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    Hi Jenn!

    I would have to agree with everything everyone has already listed.

    When I first saw the question, the one symphony that really came to mnd, was Shostakovich's 7th Symphony (The Leningrad).

    To me, everything about this symphony is "Epic".

    The history behind it, the passion, the subject matter (WW2, the invasion of Russia by the Nazis, etc.), as well as the actually music, all scream, "EPIC!"
    Severance Hall, Cleveland, Ohio.
    Home of The Cleveland Orchestra

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    Senior Member Kurkikohtaus's Avatar
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    So many lists, so many pieces, so confusing!

    Remember, you don't have to listen to all of them at once, take them in a little at a time.

    And thank you for sharing your dazzlingly beautiful avatar with us, easily the best avatar at TalkClassical by a country mile.

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    Senior Member opus67's Avatar
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    Quote Originally Posted by Kurkikohtaus View Post
    And thank you for sharing your dazzlingly beautiful avatar with us, easily the best avatar at TalkClassical by a country mile.
    Better than two cranes flirting? I don't think so.
    Regards,
    Navneeth

    Want a piece of classical music identified? Post a link or upload a clip here. Someone might have an answer.


    A quick and gentle introduction to audio formats and compression

    2009: It's the International Year of Astronomy
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    Member cato's Avatar
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    Who's avatar are you talking about?

    Jenn79's? Or mine?

    If you are talking about Jenn79, then yes, I agree, it's nice to look at a pretty face on this board.

    But I think I have a cool one too.
    Severance Hall, Cleveland, Ohio.
    Home of The Cleveland Orchestra

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    Newbies jenn79's Avatar
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    Quote Originally Posted by Kurkikohtaus View Post
    So many lists, so many pieces, so confusing!

    Remember, you don't have to listen to all of them at once, take them in a little at a time.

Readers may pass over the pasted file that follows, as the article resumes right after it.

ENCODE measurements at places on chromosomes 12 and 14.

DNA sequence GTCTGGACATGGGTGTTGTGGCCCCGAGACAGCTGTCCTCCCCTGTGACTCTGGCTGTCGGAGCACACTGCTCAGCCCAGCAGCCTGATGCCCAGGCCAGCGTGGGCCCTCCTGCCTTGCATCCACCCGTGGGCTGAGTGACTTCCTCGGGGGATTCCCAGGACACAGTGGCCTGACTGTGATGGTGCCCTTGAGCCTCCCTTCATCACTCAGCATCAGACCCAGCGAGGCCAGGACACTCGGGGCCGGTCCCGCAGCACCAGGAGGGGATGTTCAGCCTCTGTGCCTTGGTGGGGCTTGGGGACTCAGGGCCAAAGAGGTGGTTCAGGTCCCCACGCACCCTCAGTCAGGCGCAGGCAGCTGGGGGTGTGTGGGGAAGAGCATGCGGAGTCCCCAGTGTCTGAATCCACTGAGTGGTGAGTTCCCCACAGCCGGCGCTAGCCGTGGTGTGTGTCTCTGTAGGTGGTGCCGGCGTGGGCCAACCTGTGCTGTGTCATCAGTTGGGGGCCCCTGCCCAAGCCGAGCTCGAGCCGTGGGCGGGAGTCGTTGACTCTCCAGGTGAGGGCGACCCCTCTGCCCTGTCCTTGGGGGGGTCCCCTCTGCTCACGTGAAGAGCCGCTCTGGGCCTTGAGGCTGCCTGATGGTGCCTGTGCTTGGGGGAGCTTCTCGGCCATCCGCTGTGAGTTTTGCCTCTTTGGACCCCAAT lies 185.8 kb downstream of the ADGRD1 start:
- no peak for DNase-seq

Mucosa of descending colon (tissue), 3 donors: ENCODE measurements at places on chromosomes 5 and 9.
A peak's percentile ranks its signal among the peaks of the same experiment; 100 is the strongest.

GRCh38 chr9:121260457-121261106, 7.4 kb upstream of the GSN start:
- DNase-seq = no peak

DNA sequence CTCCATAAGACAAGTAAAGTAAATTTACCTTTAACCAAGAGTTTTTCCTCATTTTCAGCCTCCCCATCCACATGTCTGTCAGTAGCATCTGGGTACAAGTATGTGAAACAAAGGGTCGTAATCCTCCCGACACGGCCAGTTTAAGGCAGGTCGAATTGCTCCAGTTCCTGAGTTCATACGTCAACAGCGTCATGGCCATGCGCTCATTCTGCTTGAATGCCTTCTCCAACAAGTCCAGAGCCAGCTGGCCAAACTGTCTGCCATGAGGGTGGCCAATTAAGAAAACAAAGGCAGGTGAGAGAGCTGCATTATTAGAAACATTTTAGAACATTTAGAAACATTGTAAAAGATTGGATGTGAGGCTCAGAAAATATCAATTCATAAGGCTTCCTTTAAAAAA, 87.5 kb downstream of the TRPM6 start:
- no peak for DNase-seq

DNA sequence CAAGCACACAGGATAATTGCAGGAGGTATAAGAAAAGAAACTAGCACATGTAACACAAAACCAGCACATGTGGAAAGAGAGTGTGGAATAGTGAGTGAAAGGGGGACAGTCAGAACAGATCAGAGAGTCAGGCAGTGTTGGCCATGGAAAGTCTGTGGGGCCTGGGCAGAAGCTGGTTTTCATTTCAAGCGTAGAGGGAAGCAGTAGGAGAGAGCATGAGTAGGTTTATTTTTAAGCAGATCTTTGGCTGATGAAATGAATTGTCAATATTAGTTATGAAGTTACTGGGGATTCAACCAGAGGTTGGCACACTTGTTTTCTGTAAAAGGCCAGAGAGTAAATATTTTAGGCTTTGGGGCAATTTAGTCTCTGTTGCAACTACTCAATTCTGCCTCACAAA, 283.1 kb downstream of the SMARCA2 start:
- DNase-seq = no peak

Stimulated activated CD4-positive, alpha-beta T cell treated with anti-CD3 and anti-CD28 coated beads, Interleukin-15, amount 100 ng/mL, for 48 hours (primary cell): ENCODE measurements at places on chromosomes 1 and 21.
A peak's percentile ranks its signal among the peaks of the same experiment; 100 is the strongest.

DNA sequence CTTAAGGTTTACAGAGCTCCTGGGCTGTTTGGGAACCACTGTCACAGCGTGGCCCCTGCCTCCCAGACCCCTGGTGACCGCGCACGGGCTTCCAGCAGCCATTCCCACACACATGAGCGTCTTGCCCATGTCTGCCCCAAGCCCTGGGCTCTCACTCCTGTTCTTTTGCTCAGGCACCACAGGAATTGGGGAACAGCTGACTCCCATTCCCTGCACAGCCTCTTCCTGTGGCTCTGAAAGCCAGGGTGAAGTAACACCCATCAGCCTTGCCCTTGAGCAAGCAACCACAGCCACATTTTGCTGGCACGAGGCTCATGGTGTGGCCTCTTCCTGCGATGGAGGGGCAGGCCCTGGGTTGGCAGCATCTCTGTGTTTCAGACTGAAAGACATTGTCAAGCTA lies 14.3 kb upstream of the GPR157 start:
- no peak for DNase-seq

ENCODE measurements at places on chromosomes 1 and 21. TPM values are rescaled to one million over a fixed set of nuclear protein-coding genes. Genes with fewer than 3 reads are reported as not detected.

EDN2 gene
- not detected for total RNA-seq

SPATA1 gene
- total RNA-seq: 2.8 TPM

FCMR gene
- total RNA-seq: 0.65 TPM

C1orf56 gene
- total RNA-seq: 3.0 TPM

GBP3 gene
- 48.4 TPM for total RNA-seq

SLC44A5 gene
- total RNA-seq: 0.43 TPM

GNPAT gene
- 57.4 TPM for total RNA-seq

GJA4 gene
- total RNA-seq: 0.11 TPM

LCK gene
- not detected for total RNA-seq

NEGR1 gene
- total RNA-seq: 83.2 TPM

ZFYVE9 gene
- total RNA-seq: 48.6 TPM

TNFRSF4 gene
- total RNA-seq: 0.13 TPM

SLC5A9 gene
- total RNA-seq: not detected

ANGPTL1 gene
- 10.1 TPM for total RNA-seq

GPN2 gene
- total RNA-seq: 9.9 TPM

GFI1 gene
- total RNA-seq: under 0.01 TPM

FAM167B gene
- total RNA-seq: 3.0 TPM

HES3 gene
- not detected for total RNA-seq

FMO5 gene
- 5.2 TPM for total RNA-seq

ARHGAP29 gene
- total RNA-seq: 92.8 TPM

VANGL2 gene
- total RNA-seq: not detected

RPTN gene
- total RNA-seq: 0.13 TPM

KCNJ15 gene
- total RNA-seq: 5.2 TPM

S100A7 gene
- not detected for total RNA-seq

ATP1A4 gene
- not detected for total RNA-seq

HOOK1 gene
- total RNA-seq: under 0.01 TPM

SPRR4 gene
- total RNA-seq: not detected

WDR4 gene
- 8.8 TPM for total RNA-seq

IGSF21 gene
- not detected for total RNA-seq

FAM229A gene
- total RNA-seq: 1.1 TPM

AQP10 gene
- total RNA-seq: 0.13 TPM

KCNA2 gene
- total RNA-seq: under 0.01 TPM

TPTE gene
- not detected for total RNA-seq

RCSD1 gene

And thank you for sharing your dazzlingly beautiful avatar with us, easily the best avatar at TalkClassical by a country mile.
    I'm blushed

    thank you Kurkikohtaus, i'm flattered...
    and Cato, your avatar is cooler than mine - don't worry
    And thanks to everybody, you've been so nice and helped me out a lot!
    -jenn
    Last edited by jenn79; Apr-13-2007 at 17:29.

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    also jenn, you should try out Sains-Saens Organ Symphony. Thats pretty shweet. All of it is rather amazing but if your particularly fond of beatiful, sad melodies, theres a theme in the second half of the first movement about 10 minutes in. Its a rather unusual, not particularly lyrical melody in the strings but it is amazing

    but don't fast forward into it! listen to it all, theres so many good bits like the fugue bit in the third movement, that just made me laugh, i was in hysterics.

    And please, don't take it for granted as just another piece. My orchestra is playing it at the moment and i can tell you that the bassoon part is certainly rather difficult so try to appreciate the pain of the bassoon section in particular when listening.

    Happy times
    Mozart is sweet sunshine - Dvorak

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    Quote Originally Posted by Giovannimusica View Post
    Rachmaninoff: 2nd and 3rd Symphonies
    I take my hat off. You out-speeded me.

    I would also suggest the whole sets of symphonies by Lyatoshinsky (was Boris his name?).

    Vaughan Williams 7th manages to fit in the definition of epic very well. The wind, the vocals and the snow.


    Quote Originally Posted by Kurkikohtaus
    And thank you for sharing your dazzlingly beautiful avatar with us, easily the best avatar at TalkClassical by a country mile.
    Quote Originally Posted by Cato
    If you are talking about Jenn79, then yes, I agree, it's nice to look at a pretty face on this board.
    Are you guys flirting?